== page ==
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So You Want To Be An Ag Aviator
Here's an exciting career in a field that's one of the fastest growing in agriculture. Agricultural aviation!
One of the good places to train as an ag pilot is at the University of Minnesota Technical College, Crookston. In a 2-year program, a student with no previous knowledge of flying can come out as a commercial pilot, aerial applicator, or flight instructor.
"We are probably the only public school offering this kind of course," says Larry Leake, a licensed instructor, commercial applicator and an instructor for the college. "Consequently, we get students from all over the country."
For Minnesota, Wisconsin and North Dakota students, the tuition is $250 per year. Students from other states pay $700 per year for tuition. With flying fees tacked on to tuition, cost of the course, which includes 250 hours of flying time, can run in the neighborhood of $5,000 to $7,000.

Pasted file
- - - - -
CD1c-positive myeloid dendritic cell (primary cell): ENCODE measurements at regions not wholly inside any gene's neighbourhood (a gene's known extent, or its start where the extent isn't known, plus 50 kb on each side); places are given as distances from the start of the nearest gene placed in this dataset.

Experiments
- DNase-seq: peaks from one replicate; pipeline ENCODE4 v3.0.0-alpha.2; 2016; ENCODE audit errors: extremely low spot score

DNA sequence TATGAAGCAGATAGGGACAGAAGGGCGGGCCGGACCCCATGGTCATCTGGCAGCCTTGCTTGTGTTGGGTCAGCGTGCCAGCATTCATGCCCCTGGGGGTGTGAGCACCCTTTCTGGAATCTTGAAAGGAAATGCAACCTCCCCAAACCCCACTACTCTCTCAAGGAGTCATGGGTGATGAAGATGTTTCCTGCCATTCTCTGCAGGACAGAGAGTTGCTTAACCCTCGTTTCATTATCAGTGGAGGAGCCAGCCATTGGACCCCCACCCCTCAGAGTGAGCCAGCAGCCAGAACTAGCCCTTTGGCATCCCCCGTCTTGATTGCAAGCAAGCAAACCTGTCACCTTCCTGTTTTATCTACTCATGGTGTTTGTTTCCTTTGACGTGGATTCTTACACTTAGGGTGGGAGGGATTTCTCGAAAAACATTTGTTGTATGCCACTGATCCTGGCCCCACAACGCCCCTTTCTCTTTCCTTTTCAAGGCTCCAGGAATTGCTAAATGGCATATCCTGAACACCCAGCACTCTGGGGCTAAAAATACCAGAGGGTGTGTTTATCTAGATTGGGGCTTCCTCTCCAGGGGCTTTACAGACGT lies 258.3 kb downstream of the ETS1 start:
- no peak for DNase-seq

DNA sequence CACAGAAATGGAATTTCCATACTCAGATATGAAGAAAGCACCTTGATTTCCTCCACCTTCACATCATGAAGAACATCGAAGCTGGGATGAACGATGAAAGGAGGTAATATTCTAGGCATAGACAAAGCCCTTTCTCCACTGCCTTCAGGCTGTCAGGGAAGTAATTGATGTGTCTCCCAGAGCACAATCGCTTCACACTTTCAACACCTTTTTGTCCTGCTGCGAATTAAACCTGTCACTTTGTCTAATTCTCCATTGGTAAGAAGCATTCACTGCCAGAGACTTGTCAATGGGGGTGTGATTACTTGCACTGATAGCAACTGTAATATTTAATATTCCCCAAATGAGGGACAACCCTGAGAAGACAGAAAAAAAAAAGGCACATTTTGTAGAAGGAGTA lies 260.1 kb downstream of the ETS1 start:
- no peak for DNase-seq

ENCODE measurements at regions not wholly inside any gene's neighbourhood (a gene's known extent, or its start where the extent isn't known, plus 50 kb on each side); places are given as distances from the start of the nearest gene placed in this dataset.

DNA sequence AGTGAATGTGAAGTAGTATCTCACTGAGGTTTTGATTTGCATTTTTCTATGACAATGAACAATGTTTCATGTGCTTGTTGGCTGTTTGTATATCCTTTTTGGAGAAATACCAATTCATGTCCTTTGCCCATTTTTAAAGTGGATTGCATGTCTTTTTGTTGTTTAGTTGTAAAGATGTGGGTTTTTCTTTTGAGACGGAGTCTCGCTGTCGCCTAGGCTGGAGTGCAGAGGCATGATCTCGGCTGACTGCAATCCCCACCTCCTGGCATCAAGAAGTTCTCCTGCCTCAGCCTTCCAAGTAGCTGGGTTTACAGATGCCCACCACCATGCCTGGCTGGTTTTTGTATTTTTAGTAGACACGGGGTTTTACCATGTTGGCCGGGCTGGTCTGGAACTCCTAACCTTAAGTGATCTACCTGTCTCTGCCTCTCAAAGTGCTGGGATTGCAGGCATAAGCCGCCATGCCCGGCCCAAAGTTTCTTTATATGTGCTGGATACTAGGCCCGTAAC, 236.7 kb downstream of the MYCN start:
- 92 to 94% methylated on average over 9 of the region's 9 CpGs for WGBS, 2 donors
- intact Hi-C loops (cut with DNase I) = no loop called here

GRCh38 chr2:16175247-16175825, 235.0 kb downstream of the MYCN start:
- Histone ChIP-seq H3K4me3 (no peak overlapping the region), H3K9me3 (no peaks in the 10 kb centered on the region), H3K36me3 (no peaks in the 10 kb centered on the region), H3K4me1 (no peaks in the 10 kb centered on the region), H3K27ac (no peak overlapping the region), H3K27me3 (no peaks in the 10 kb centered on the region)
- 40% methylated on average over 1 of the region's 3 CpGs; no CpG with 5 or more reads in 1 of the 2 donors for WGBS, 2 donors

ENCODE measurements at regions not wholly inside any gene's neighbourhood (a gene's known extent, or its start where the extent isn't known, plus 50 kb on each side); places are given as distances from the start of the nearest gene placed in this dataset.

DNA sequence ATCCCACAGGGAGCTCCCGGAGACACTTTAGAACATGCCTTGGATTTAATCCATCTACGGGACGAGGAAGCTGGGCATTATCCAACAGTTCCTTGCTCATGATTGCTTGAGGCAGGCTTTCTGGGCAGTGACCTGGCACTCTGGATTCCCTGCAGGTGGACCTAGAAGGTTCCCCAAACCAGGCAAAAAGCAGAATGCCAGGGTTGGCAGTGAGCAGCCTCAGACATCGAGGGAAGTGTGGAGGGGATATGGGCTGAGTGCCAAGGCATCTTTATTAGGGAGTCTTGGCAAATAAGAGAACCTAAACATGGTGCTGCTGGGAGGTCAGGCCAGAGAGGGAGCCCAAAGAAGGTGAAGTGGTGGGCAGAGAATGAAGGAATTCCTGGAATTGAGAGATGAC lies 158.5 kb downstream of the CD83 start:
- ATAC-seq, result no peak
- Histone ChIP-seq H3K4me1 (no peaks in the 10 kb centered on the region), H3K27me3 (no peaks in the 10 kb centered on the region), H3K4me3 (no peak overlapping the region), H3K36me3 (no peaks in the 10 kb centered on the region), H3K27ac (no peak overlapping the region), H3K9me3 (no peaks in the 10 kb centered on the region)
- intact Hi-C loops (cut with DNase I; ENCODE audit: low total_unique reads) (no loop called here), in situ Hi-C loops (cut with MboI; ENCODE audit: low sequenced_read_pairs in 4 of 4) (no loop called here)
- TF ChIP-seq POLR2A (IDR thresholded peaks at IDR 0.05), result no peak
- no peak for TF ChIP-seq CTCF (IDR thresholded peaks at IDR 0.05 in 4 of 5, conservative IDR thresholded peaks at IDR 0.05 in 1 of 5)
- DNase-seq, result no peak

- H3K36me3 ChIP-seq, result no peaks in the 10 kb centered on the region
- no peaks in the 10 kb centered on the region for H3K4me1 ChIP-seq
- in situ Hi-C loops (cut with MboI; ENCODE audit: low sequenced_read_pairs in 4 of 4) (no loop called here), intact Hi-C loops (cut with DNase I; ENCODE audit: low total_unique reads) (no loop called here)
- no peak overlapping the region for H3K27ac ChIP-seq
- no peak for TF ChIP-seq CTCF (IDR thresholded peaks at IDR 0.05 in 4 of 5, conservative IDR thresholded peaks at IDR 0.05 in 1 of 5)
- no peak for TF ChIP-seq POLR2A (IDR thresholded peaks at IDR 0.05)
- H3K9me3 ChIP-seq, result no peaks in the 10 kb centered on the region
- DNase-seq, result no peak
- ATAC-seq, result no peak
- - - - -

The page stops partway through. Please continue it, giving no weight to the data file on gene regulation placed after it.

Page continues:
"The agricultural aviation course qualifies a graduate to be an aerial applicator, aerial photographer, aviation sales representative, and the like," Leake points out. "He becomes certified as a private pilot, commercial pilot, aerial applicator, or flight instructor."
Students start out from "scratch" in pilot training after passing a routine medical examination for pilots. A typical. first year program would be ground school, private flight training, mathematics, crop production, biology, and agricultural chemicals. The second year would involve more flight training, plus courses on economics, soils, weed identification and business management. Each student also works 12 weeks on an intern program. Students who complete the entire program come out with a degree and are certified as pilots. The opportunities for employment are broad, and a first year aerial applicator can earn $15,000 or more during the application season.
For more details, contact: FARM SHOW Followup, Office of Records and Registration, University of Minnesota Technical College, Crookston, Minn. 56716.

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1980 - Volume #4, Issue #4